OLED & LIGHTING
No 19 | July 2017 |
structuring and singula-
tion over other methods.
This article reviews the
mechanism and benefits
of laser ablation and
provides an overview of
the tradeoffs involved
in choosing a USP laser
for a particular task.
There are two basic
means by which a laser
can ablate or process
a material. Continuous output lasers and
pulsed lasers with pulsewidths in the tens
of nanoseconds range remove material
through a photothermal interaction. Here,
the focused laser beam acts as a spatially
confined, intense heat source which
vaporises (essentially boils away) material.
This allows relatively high material removal
rates; however, for the most demanding
tasks, peripheral heat affected zone (HAZ)
damage can be a significant problem. This
undesirable damage can include delamina-
tion of surface coatings, microcracking,
changes in the bulk material properties, and/
or the presence of some recast material.
The second mechanism for laser material
removal is based on photoablation, typically
accomplished using USP lasers whose short
pulsewidths lead to very high peak powers.
This power is sufficient to directly break the
molecular or atomic bonds which hold the
material together, rather than simply heating
it, resulting in “cold” material removal. Plus,
the material is exposed to the laser light
for such a short time that the energy is not
carried beyond the area of impact. This mini-
mises the heat affected zone. Additionally,
this is a very clean process, leaving no recast
material that could require post-processing.
For OPE applications, a major advan-
tage of ultrafast processing is that it
works on virtually any material, even
ones that are normally transparent at the
laser wavelength. This, coupled with the
ability to very precisely control ablation
depth, makes it ideal for either cutting
partially or completely through substrates
comprising layers of disparate materials.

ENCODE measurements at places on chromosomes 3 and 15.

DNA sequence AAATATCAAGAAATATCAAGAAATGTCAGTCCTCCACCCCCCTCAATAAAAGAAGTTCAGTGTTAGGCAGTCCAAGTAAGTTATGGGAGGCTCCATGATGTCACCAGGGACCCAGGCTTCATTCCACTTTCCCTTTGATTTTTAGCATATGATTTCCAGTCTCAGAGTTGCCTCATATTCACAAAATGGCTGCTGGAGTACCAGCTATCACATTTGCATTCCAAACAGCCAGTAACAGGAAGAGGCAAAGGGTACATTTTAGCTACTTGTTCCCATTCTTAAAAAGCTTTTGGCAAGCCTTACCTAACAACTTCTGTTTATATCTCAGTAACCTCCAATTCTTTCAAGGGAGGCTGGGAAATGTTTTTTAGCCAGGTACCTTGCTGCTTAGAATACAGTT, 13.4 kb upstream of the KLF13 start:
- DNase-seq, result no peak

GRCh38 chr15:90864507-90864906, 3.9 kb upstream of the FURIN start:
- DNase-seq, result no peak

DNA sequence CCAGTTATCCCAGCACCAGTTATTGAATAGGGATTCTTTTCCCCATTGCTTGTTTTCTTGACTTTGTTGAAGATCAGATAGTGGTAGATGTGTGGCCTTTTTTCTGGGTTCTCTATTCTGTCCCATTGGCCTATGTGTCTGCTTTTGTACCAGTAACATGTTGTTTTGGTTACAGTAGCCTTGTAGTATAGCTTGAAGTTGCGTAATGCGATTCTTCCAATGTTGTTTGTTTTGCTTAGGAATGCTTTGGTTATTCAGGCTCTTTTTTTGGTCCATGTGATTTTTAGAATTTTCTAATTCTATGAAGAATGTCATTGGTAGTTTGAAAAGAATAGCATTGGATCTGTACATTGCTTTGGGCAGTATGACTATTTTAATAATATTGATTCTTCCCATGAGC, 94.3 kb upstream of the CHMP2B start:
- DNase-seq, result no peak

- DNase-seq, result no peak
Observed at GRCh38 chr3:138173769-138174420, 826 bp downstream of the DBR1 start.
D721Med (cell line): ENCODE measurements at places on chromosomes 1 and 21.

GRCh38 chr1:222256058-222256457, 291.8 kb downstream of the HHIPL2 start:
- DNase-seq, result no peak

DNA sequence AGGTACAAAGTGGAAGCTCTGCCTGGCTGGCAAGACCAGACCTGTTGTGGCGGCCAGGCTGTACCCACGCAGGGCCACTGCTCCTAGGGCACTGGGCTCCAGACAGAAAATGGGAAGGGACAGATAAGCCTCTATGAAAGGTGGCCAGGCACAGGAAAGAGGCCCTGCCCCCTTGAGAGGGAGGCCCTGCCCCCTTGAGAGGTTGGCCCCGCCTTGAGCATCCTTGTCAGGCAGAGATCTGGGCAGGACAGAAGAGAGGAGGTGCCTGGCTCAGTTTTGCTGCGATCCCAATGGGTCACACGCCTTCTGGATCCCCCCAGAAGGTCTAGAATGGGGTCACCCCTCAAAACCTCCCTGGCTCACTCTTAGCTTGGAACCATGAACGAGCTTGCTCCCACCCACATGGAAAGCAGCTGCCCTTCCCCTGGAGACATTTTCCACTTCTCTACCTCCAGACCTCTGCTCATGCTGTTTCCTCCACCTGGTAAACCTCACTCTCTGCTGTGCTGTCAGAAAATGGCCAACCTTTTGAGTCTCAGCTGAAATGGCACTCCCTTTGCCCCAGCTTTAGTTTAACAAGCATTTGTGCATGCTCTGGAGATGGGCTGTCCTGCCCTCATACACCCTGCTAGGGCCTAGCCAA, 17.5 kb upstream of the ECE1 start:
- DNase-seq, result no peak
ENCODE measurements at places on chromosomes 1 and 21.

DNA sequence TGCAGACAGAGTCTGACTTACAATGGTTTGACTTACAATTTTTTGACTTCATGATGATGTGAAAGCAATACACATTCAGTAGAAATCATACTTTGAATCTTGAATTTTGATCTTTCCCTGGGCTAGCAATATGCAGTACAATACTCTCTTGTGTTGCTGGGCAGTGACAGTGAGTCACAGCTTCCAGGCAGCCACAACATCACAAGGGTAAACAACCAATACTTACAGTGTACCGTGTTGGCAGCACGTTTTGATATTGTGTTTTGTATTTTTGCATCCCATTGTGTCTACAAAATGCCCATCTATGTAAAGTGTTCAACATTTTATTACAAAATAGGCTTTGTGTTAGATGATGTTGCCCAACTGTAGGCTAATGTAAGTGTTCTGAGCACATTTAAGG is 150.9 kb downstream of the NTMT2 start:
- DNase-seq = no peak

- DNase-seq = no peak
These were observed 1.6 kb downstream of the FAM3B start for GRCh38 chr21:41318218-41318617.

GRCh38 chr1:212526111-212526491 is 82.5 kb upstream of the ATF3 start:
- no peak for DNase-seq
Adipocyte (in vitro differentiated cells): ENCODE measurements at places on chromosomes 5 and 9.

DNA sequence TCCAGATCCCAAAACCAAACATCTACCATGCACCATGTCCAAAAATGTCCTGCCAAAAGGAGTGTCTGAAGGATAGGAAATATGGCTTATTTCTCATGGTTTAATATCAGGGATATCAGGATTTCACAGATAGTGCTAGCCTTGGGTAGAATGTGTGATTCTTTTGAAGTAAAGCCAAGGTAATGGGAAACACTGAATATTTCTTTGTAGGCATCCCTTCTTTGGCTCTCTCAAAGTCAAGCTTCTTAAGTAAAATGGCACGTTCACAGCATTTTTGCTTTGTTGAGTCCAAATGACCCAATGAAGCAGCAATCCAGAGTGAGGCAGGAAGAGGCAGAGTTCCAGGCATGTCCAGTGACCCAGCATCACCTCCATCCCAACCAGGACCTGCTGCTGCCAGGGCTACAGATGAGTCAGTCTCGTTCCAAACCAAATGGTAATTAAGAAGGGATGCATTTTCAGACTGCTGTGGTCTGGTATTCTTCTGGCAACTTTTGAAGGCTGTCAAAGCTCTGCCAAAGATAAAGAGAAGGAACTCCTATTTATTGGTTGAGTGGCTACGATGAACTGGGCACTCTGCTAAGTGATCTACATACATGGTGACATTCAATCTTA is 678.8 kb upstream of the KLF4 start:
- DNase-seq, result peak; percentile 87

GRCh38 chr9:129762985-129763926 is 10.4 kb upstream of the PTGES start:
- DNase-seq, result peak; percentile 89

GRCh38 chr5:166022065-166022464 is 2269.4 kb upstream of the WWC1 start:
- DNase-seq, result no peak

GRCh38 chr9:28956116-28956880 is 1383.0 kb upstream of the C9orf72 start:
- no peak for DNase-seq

The typical tradeoff of USP lasers is a
higher capital cost than longer pulse length
lasers. As a result, ultrafast processing
provides the best rate of return for applica-
tions that demand the greatest possible
precision, quality and smallest HAZ.
USP laser process
Commercial USP lasers are currently
available with output in either the infrared,
visible or ultraviolet, and over a range of
pulse repetition rates and output powers.
Choosing the optimum source for a specific
application typically represents a compromise
between quality, processing speed and cost.
For example, process quality (specifically
kerf width) improves in virtually all materials
as wavelength decreases. But, shorter wave-
length lasers have lower material removal
rates than longer wavelength sources (all
other factors being equal), so processing
speed also decreases with wavelength.
Similarly, process speed can often be
increased by using higher laser power or
pulse repetition rates. However, laser cost
is usually tied directly to these parameters,
so increasing them raises cost. Determin-
ing the optimum laser characteristics for
a given process typically requires some
practical testing, and is often best done
in cooperation with an experienced laser
supplier that offers applications development
services utilising a wide range of products.
In conclusion, many laser processes
already established in display and semicon-
ductor fabrication are directly applicable to
roll-to-roll OPE production. USP lasers are
useful to cut inhomogeneous layers, either
partially or completely, in a single process.
They produce a minimal HAZ and kerf, and
deliver better finish quality than virtually any
other technique. Furthermore, for many
applications, USP laser processing delivers
a highly desirable combination of superior
finish quality with and higher process utilisa-
tion, resulting in a lower cost-of-operation.
A 220µm thick simulated display layer on glass scribed with a Coherent
HyperRapid NX laser with output in the infrared, green and ultraviolet.
This clearly demonstrates the improvement in cut quality with
“Dark Yellow,” 30µm thick polyimide sheets scribed with a nanosecond
and USP laser. The nanosecond laser processed at 66mm/sec, while the
USP laser cut at 193mm/sec. The nanosecond laser produced a
substantial HAZ – seen as a darkening in this image – while the USP laser
produced none, and also delivered a substantially smaller cut width
Ultra-short pulse laser from Coherent
Founded in 1966, Coherent,
Inc. is one of the world’s leading
providers of lasers and laser-based
technology for scientific, commercial
and industrial customers. Its com-
mon stock is listed on the Nasdaq
Global Select Market and is part
of the Russell 2000 and Standard
& Poor’s MidCap 400 Index.